Published: 01 May 2008
| DATABASE SECURITY
Nearly every interactive application and true "Web 2.0" application on the Internet is leveraging a backend database. These applications enable users to purchase cars, check bank balances, bid on used toys, and download music. But, regualtory requirements and the persistent fear of security breaches put severe pressure on the businesses providing those services.
Symantec Database Security (SDS) helps alleviate the operational and technical challenges associated with auditing, assessing, and monitoring database traffic in real-time. Policies can be utilized to catch internal application and database abuse in combination with additional policies to monitor external attacks and malicious use
SDS 3.1 supports Microsoft SQL Server 2000 and 2005, Oracle 8, 9, and 10g, Sybase ASE 12, ASE 15, and IQ 12, and IBM DB2 8 and 9; 32- and 64-bit operating platforms are supported for each. Surprisingly, MySQL (acquired by Sun Microsystems earlier this year) is not supported.
The SPAN port on a switch containing the database to be monitored is the ideal location for this type of solution; however, logically it only needs to be in a spot that can capture all of the traffic going to and from the database. Installation is straightforward and only takes a couple of minutes by entering IP address, DNS servers, time zone, and whether or not you want to permit SSH. It was nice to see that SSH is required for remote administration--if you select "No SSH," you have to manage your box locally or through a serial port. Generating the custom SSL certificate with the click of a button was a nice addition--most large organizations use their own SSL certs, so this was helpful.
SDS is sold as a soft-appliance meaning that it is recommended you procure the hardware separately. Symantec recommends a rack-mounted Dell or HP box with two dual core Intel Xeon 2.66 GHz processors, 8 GB of memory, 8000 TPS, 6 network interfaces, and dual 73 GB RAID drives.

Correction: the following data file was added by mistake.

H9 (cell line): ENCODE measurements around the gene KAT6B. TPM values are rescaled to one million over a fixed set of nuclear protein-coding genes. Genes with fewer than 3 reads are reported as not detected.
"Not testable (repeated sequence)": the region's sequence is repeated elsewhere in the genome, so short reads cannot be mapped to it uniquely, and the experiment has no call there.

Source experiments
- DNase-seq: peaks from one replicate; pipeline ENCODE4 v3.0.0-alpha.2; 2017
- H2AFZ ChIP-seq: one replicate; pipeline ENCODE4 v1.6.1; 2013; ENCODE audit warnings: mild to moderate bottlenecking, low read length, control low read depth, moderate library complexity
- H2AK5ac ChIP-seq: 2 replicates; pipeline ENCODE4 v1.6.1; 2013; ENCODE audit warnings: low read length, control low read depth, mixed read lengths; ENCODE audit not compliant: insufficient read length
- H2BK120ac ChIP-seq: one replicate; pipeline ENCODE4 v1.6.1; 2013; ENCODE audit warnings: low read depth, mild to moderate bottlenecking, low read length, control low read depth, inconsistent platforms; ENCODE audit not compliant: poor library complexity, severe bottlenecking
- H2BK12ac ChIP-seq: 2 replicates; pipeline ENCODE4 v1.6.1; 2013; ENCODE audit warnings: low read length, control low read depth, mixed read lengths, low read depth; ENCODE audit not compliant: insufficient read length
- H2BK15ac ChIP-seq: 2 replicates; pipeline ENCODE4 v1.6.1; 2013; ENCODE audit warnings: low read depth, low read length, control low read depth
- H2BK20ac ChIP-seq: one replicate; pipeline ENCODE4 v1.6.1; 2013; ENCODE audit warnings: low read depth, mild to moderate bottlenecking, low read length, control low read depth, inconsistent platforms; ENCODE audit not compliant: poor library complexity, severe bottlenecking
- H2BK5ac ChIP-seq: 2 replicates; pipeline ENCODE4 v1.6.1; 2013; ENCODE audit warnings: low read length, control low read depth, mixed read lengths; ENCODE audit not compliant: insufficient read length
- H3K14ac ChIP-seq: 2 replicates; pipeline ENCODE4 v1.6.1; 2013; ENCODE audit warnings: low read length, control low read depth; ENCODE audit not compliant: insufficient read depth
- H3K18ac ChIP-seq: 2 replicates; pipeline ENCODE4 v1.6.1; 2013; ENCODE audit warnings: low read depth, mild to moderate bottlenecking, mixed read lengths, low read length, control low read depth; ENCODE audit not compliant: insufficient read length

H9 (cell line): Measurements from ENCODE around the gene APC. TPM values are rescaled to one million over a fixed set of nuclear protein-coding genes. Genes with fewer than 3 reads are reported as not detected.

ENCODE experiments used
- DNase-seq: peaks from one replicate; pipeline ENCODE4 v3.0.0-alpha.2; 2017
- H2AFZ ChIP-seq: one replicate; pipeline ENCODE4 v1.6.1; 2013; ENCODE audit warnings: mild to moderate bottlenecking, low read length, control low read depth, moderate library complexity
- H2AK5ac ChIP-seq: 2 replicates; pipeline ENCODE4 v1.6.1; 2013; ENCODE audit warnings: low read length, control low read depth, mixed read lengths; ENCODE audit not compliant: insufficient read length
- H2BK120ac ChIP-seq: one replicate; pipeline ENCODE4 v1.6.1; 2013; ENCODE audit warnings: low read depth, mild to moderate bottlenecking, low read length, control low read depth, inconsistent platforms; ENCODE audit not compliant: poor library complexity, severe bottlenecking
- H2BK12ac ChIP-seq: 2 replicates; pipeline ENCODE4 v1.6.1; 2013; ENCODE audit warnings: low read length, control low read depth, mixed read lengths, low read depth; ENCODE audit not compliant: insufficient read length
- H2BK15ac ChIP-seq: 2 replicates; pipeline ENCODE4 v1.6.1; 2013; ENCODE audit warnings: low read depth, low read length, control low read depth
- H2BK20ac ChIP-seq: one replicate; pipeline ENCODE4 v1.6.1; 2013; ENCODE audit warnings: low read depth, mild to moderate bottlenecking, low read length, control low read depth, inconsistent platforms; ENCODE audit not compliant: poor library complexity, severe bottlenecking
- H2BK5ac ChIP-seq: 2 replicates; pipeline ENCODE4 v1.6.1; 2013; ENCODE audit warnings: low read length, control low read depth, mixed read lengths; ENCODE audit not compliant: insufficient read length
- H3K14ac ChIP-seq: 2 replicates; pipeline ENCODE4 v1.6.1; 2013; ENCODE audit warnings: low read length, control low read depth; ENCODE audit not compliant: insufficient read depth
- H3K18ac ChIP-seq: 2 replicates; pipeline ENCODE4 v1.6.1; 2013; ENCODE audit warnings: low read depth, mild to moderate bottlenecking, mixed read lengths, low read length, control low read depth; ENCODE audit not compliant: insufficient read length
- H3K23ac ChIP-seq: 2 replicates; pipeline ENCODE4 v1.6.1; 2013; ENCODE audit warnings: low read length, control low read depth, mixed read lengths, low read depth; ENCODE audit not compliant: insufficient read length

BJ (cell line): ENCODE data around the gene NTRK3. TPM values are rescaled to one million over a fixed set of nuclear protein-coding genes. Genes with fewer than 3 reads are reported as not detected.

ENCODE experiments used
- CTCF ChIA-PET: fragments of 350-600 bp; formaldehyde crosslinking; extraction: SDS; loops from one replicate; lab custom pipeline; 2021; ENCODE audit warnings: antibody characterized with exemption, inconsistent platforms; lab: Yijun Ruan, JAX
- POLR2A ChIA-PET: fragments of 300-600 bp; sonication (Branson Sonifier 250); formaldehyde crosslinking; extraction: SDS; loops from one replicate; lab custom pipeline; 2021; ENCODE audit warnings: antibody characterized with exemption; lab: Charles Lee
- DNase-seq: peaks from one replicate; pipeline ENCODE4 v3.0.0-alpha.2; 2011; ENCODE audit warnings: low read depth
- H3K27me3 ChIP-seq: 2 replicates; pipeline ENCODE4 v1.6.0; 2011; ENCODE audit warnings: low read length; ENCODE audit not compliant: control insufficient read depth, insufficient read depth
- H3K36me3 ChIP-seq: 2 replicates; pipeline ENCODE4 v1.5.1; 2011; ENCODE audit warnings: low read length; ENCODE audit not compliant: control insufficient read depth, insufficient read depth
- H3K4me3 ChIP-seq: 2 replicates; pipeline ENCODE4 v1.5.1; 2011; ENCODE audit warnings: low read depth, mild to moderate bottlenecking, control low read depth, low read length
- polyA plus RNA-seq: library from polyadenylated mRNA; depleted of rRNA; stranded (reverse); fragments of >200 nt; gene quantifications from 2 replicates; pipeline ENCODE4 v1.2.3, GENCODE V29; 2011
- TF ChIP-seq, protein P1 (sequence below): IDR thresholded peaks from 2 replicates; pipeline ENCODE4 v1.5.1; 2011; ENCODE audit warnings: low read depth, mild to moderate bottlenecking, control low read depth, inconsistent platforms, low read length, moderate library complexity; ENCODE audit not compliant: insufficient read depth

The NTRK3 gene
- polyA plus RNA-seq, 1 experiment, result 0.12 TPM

SDS' slick Web-based interface is intuitive and has that "Web 2.0" look and feel, with graphic-intense toolbars and rich menus; the speed and response time was good. This is where you create monitoring policies, view reports, analyze incidents, and continually "train" the system via the Adaptive Learning module. Larger organizations will leverage SDS' additional integration capabilities for real-time alerts via syslog, SNMP, XML, and email output streams.
There is no LDAP and Active Directory integration (it's under consideration for a later release).
Policies can be created manually or by using the Adaptive Learning module. (Think of these policies as a series of IDS rules that state what action should occur when the rule is triggered.) Adaptive Learning sniffs and stores all SQL queries to and from the database. It can then provide counts on the common and anomalous queries to the target system and can easily identify common access sources, average traffic patterns, and even errant system administrators. Data leakage rules can also be created to alert administrators when credit card, Social Security, or other potentially sensitive information is being sent to specific users.
We liked the ability to quickly edit policies or apply multiple policies to a database. For example, you could assign both the company PCI and SOX policies to an e-commerce database for rule enforcement. You'll need database expertise--if you don't know what a "left join" (an sql command typically utilized when creating complex queries on databases with several tables) is, you could be in trouble.
Setting up more generic policies, such as an authentication policy is much easier. With little coaching it would be easy to identify the user accounts (based off on login username) to trigger an alert such as the one we created to trigger on all failed login attempts.
SDS accurately clocked all of our queries during adaptive mode; however, it would be nice to see more security intelligence integrated into this module. For instance, when it sniffed our SQL query containing an attack string going after all username entries in the database, it would have been nice to see a warning message or some sort of notice or alert. To fully utilize this module, you will need both the savvy of a database admin and an understanding ofthe types of database attacks.
The showstopper for us was that reports could only be saved in HTML and XML. We were shocked to see that reports could not be saved in CSV or PDF.
Testing methodology: We tested a Symantec Database Security soft-appliance in a lab with the product monitoring the following databases for both network and local activities: IBM DB2 on AIX, Oracle 10gR2 on Solaris 10, Oracle 10g on HPUX, and Microsoft SQL Server 2005 on Windows Server 2003.